But, Burr-Kirven remains a really key part of special teams — and that’s something that shouldn’t be discounted too easily. Burr-Kirven is tied with Bellore for the second-most special teams snaps at 76, and while he hasn’t recorded a stat yet, the special teams units have been a pretty underrated factor in the 4-0 start. Consider that Seattle’s average drive start this year is the 31.9, according to Pro Football Reference, while opponents have started at their 20.

That’s a lot of extra yards gained along the way, and as a member of basically every special team, Burr-Kirven is playing a role in that.

Question: What’s the latest on Josh Gordon, and do the Seahawks need him?

A: I’m condensing that as a question asked in various ways by several people.

There is no real “latest” at the moment. The Seahawks are waiting for the NFL to make a decision on his request to have his indefinite suspension lifted. Until the NFL announces something, there isn’t much to report — the league doesn’t say when it will announce something of this nature, it’ll just happen and everybody will have the story all at once.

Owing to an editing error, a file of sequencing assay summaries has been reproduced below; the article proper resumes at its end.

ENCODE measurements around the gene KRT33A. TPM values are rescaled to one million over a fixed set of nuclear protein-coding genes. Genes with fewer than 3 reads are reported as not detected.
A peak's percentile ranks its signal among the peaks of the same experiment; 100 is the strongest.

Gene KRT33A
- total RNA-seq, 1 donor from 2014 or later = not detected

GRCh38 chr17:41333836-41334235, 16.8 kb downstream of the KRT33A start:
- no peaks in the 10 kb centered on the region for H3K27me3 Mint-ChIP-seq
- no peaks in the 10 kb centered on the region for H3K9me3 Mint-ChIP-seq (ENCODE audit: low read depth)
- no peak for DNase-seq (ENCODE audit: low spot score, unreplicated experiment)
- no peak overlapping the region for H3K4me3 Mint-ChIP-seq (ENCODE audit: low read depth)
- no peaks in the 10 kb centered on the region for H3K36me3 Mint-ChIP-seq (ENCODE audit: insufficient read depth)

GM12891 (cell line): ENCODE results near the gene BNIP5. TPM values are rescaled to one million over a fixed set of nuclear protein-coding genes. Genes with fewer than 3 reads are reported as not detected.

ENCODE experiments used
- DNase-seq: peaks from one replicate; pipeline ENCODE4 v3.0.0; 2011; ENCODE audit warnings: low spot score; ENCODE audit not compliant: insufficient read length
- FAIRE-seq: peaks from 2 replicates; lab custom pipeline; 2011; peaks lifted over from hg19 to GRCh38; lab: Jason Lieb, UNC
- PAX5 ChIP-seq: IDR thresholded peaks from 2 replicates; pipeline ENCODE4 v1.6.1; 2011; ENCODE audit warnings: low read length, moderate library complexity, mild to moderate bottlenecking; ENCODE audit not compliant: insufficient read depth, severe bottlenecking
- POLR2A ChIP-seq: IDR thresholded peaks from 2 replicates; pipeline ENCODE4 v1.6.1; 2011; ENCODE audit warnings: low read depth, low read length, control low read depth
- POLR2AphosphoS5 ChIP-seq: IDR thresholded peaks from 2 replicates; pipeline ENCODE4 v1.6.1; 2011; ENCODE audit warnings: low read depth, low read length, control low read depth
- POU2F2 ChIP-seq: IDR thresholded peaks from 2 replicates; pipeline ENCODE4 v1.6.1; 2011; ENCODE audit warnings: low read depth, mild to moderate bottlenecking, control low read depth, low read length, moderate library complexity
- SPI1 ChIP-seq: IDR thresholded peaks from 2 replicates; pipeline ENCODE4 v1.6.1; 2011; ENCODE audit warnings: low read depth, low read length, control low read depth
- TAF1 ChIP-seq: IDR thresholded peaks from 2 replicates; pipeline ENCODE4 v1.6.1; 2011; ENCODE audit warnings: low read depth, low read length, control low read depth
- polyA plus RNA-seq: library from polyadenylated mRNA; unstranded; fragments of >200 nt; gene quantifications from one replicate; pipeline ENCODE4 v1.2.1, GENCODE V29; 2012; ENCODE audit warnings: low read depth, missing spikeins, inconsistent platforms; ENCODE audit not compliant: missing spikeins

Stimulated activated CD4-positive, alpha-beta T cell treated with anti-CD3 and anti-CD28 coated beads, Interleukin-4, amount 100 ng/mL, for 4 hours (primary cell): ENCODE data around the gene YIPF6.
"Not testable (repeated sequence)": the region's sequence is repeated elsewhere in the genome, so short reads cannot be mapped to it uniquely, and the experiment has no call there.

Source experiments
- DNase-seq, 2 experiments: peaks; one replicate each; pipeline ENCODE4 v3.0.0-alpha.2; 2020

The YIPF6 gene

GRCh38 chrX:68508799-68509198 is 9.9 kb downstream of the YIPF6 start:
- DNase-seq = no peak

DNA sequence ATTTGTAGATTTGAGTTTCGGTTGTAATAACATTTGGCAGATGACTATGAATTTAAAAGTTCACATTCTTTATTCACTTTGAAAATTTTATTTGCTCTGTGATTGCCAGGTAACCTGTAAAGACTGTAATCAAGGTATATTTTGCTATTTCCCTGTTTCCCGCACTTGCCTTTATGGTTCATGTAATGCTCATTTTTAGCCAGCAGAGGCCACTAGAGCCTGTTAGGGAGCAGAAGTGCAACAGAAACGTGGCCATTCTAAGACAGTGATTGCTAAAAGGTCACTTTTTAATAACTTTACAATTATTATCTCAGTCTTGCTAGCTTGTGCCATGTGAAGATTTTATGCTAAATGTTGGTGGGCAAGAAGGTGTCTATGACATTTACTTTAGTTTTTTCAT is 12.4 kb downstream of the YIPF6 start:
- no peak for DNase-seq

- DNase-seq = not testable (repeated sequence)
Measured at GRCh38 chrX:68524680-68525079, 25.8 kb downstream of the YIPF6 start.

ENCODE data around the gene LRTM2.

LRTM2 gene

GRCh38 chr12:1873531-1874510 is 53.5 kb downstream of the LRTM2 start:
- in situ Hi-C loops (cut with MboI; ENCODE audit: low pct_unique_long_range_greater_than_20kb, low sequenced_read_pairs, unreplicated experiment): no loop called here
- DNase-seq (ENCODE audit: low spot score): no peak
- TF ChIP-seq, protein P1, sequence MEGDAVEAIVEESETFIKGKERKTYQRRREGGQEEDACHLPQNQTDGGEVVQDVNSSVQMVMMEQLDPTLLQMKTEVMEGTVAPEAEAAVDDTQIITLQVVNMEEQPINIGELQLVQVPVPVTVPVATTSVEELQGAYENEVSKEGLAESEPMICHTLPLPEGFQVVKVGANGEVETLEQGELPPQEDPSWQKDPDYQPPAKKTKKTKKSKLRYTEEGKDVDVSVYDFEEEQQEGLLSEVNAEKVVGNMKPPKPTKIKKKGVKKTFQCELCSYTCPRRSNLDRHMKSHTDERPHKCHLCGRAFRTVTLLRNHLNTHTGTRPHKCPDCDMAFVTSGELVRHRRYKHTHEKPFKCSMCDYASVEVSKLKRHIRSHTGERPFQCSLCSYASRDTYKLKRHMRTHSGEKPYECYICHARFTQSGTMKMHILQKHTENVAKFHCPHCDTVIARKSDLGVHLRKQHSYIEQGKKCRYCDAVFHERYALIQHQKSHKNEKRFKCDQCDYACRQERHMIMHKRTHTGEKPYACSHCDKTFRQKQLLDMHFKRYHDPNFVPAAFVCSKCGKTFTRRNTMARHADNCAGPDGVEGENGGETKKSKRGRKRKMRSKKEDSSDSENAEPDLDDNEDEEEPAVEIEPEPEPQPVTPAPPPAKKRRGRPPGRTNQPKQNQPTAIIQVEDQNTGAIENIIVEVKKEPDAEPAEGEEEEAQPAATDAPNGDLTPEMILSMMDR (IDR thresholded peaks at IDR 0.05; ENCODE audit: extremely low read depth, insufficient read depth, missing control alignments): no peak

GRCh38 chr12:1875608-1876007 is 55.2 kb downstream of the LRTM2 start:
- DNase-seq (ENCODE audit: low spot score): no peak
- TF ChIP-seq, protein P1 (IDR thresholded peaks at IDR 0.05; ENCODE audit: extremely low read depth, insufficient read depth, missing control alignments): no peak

It’s worth remembering there’s no guarantee the NFL simply lifts the suspension.

The league could at that point set a specific limit of more games, as it did with Antonio Brown. But obviously Seattle’s hope is that the suspension will simply be lifted and Gordon can practice and play.

Seattle is getting solid play out of its receiving corps, but the team could pretty easily find room for Gordon.

Specifically, the obvious move at the moment would be with Penny Hart, who has been the fifth receiver the past three games but has played just 10 snaps. So, switching him out for Gordon would be an easy call (though it’s also worth remembering Phillip Dorsett II is on IR and could come back after the bye, though the team can also leave him on IR).

But for now, the Seahawks have to wait to get a call from the league.